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How Charlotte working moms are making tough choices in the pandemic

Studies show women are handling most of the online schooling for their kids, while still trying to work.

CHARLOTTE, N.C. — The work-life balance has always been hard for working moms but the pandemic has made it almost impossible.

Studies show women are handling most of the online schooling for their kids- while still trying to work. Those same studies show the pandemic could set women back in the workplace for decades.

“It has been a huge adjustment,” said Allison Scott.

Call it the 2020 mantra that none of us wanted, but we’re all constantly adjusting and pivoting just trying to make it work.

Scott said being a working mom is harder now than ever.

"It's really tough. I feel like I’m being pulled in so many different directions," Scott said. "I feel like I'm not exceeding at any of it because I just feel like I’m stretched so thin." 

Scott is the Director of Financial Services at Rowan Cabarrus College. She is also helping her 6-year-old son and 9-year-old daughter navigate their online learning.

“It’s crazy, it really is," Scott said. 

Not much has changed for her husband.

“Honestly, it all falls on me. He’s working like normal. I am responsible for all the kids' school work," Scott said.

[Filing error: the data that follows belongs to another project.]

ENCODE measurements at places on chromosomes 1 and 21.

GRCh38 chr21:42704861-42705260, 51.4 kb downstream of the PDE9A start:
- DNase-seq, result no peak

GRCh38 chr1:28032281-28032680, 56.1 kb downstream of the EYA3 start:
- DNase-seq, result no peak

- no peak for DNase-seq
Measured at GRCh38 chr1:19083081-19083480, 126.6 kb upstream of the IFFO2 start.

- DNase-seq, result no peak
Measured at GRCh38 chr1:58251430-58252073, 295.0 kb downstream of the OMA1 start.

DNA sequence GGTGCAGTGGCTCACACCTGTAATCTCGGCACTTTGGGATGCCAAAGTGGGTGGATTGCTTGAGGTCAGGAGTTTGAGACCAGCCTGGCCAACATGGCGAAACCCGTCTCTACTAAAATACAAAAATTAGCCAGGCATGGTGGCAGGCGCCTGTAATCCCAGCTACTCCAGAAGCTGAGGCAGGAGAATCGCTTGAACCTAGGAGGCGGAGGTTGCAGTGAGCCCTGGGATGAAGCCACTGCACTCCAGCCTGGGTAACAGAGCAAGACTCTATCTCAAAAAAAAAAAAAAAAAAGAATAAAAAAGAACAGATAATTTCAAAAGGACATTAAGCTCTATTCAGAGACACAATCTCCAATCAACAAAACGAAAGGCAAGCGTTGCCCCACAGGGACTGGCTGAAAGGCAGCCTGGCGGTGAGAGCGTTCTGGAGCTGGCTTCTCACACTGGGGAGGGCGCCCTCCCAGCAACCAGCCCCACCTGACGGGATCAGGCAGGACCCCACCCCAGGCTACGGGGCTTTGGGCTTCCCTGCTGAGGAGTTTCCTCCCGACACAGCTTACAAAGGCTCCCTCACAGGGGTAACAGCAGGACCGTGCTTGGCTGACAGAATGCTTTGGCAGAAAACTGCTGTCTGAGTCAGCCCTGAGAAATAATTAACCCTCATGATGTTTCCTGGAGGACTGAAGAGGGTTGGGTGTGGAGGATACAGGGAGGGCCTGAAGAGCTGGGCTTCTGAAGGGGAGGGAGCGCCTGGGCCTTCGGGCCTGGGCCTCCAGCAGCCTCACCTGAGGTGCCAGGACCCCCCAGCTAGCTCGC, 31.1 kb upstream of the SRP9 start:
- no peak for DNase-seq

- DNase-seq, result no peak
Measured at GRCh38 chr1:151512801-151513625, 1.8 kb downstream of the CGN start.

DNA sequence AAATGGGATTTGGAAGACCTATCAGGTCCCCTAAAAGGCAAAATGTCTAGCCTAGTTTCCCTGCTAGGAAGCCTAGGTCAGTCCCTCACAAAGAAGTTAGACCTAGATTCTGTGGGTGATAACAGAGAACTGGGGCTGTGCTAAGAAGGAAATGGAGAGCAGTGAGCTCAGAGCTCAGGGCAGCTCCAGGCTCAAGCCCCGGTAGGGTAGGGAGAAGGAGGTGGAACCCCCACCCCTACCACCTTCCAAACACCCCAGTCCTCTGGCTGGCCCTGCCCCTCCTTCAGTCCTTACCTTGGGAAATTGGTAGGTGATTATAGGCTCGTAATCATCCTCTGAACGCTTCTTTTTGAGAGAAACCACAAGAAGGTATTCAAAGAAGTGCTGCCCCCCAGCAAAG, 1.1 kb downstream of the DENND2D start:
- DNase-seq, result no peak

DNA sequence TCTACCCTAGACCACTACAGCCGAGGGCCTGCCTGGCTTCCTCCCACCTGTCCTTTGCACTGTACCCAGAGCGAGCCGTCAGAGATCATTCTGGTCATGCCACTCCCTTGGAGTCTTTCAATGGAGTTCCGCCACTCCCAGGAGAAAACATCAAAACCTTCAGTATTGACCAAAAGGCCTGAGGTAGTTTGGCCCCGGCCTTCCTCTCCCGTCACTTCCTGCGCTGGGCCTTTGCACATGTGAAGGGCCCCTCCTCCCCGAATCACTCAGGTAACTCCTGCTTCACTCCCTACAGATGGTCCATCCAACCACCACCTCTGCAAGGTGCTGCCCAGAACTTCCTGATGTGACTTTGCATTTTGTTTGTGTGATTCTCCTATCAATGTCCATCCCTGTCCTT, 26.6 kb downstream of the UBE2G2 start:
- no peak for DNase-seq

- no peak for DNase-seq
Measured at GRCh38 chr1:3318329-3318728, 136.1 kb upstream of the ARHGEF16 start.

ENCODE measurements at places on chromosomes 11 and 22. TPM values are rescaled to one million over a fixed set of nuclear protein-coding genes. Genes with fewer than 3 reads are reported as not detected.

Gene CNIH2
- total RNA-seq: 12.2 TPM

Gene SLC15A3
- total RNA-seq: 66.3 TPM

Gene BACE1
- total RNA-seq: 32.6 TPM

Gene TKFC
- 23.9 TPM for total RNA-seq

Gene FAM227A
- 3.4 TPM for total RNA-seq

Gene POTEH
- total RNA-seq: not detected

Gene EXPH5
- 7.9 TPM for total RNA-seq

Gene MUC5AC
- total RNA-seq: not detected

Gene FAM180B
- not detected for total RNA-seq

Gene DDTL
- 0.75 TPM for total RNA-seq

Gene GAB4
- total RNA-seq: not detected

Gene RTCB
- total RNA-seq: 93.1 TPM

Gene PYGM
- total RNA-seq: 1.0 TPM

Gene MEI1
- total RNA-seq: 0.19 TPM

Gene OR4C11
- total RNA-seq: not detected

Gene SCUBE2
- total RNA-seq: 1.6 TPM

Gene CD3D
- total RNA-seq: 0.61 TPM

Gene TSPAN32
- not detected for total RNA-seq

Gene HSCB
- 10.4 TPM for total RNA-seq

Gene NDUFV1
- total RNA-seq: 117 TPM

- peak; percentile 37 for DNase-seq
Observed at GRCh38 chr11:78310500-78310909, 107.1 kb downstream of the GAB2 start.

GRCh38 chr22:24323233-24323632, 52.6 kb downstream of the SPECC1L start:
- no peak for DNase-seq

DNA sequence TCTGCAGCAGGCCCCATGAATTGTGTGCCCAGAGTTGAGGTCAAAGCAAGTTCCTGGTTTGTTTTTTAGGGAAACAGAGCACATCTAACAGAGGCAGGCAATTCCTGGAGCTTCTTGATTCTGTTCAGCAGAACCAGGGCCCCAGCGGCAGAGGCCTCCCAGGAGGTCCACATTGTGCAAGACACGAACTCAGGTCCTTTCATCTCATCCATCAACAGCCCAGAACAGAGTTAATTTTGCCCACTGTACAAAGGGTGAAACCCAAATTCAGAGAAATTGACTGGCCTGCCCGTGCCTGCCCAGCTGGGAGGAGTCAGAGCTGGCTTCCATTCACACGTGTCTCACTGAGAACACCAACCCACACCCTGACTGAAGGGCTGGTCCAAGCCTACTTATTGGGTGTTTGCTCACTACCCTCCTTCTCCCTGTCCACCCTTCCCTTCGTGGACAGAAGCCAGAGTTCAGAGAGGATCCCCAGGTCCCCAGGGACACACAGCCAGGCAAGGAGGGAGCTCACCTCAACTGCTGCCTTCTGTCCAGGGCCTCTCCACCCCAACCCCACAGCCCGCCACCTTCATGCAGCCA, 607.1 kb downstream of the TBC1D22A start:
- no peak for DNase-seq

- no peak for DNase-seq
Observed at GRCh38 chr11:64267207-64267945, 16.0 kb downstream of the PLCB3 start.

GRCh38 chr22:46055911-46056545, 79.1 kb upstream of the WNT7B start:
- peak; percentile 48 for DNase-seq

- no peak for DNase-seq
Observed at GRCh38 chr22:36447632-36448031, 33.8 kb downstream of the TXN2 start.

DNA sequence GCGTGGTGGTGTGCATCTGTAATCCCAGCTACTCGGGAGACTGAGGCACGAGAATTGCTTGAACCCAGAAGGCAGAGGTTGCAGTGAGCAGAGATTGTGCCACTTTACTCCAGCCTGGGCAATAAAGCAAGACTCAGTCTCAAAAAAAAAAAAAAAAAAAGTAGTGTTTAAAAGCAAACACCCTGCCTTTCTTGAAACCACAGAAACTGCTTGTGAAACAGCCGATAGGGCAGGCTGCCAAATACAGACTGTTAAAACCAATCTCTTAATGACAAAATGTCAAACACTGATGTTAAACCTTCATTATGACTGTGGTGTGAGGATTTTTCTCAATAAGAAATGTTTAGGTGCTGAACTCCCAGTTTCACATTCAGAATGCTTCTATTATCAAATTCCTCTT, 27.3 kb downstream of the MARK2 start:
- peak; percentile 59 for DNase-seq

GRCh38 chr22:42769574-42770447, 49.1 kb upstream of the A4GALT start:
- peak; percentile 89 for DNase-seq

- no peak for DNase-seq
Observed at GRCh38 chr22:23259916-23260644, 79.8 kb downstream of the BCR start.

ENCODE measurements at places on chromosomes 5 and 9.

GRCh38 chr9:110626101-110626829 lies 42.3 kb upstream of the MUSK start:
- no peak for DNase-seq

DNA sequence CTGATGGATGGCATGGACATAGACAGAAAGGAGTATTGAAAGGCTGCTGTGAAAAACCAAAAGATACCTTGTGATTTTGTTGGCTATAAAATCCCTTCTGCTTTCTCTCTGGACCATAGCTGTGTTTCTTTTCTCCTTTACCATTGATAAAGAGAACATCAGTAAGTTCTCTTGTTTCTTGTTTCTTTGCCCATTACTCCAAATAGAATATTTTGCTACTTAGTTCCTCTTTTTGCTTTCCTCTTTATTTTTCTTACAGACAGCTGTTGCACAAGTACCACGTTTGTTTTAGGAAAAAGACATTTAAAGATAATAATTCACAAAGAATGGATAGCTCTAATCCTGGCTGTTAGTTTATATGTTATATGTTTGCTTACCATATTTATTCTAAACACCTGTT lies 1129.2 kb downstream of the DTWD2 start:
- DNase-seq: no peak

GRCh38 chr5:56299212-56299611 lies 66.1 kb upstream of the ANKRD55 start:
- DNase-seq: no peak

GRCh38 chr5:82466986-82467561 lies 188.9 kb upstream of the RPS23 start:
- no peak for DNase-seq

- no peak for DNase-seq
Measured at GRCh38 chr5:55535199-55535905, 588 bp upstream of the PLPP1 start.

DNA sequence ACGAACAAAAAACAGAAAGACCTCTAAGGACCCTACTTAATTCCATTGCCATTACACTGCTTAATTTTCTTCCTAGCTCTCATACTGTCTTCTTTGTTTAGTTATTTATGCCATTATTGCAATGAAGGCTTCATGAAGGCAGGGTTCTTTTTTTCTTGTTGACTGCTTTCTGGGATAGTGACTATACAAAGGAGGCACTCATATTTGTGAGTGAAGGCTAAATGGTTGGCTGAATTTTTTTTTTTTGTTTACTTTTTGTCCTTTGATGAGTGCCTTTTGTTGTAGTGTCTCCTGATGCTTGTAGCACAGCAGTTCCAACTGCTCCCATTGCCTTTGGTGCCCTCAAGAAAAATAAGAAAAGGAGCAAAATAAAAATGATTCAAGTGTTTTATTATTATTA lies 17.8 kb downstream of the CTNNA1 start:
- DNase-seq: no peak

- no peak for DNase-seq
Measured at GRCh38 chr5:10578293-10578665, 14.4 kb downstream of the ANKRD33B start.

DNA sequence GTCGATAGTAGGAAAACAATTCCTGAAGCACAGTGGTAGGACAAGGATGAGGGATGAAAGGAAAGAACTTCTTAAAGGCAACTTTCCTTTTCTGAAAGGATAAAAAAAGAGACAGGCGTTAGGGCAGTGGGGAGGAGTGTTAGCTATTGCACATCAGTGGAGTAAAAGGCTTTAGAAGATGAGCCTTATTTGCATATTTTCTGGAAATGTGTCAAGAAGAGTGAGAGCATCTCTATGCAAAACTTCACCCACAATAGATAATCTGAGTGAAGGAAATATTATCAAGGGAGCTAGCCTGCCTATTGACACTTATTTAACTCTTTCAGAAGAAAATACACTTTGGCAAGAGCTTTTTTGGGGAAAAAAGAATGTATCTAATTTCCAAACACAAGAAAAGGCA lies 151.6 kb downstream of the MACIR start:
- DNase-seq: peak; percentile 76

And that’s about the norm these days. Experts say women are twice as likely as men to be responsible for homeschooling, prompting this dramatic headline -- "2020 will be the death of the working mother."

“I said maybe we need to consider that I take a break from work and just focus on teaching them," Scott said. 

But Janelle Patterson said she knows she’s lucky. She’s a first-grade teacher, her husband is a music teacher and they’re managing to share the childcare duties.

“Every mom that is also working also has 13 new things they have to do – very tricky and hard and overwhelming," Patterson said. 

“I teach from my classroom three hours every morning while my husband is helping my 6-year-old then I come home at 11:30 and we switch roles," Patterson said. 

The grandparents are pitching in with the couple’s 2-year-old.

"It's a tightrope every day but we are making it work,” Scott said. 

Both women say they’ve learned some important coping mechanisms:

“Give yourself grace and give others grace and just know that it might not be what you think it's going to be but its gonna be ok.”

Some more advice for overworked moms: try to set some time aside for yourself. Even if it’s just a 20-minute walk before anyone else is up. It can help get you in the right frame of mind to tackle the rest of the day.